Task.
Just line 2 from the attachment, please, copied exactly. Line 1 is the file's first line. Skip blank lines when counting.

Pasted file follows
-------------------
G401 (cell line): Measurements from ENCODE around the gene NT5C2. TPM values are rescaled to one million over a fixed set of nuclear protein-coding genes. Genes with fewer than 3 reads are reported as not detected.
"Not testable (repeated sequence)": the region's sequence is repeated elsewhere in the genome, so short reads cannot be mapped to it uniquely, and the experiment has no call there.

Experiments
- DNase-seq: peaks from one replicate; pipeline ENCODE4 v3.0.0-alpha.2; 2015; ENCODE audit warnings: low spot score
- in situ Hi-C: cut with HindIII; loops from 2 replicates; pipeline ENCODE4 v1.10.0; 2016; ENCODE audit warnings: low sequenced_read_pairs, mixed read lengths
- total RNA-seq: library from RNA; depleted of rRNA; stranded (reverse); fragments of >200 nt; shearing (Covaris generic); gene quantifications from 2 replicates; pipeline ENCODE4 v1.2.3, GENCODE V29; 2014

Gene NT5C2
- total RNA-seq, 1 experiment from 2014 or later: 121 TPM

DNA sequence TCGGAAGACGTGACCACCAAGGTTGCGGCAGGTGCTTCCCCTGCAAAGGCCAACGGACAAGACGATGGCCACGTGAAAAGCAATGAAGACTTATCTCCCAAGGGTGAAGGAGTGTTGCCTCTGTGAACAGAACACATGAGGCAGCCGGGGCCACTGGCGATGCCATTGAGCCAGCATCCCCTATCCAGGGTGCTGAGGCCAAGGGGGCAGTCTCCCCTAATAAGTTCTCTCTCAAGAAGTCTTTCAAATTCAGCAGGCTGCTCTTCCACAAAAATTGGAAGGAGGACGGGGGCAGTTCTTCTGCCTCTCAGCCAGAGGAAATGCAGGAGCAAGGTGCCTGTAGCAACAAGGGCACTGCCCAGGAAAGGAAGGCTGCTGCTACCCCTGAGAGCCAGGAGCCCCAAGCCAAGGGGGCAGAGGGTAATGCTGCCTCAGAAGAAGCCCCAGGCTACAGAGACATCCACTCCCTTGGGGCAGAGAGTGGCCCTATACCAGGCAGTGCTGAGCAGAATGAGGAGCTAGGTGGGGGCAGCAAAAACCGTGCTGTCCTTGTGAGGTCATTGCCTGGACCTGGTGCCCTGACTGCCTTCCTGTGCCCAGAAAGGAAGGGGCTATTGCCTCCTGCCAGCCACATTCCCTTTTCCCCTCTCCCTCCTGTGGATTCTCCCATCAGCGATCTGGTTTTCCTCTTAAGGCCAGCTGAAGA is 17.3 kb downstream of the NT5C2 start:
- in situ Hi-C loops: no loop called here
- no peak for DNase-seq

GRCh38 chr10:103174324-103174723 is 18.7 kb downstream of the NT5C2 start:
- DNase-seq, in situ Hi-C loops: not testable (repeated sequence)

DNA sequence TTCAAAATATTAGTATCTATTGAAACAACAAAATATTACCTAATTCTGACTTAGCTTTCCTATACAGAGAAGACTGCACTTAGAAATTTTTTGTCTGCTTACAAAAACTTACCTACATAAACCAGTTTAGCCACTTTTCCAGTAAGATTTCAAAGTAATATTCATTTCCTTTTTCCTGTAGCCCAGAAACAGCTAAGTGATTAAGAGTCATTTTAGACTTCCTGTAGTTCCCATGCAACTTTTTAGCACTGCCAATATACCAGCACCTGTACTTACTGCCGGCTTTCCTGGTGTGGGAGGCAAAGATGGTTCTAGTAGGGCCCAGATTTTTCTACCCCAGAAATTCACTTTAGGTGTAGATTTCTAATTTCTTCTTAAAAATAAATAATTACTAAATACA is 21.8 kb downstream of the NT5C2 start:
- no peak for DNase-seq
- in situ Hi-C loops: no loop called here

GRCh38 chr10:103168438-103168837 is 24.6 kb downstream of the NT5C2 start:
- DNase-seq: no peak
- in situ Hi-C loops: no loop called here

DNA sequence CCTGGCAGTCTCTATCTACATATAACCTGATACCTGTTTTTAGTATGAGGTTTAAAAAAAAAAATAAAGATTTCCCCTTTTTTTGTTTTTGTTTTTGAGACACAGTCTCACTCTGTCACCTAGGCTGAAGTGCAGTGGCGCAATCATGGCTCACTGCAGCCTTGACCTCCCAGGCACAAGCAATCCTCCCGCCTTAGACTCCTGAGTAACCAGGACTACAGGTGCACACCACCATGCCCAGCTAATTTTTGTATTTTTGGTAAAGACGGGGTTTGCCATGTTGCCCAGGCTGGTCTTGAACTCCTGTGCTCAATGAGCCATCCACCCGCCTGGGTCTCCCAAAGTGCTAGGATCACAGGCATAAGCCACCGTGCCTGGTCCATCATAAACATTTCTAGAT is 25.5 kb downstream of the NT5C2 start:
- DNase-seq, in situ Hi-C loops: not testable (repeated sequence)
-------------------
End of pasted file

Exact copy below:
"Not testable (repeated sequence)": the region's sequence is repeated elsewhere in the genome, so short reads cannot be mapped to it uniquely, and the experiment has no call there.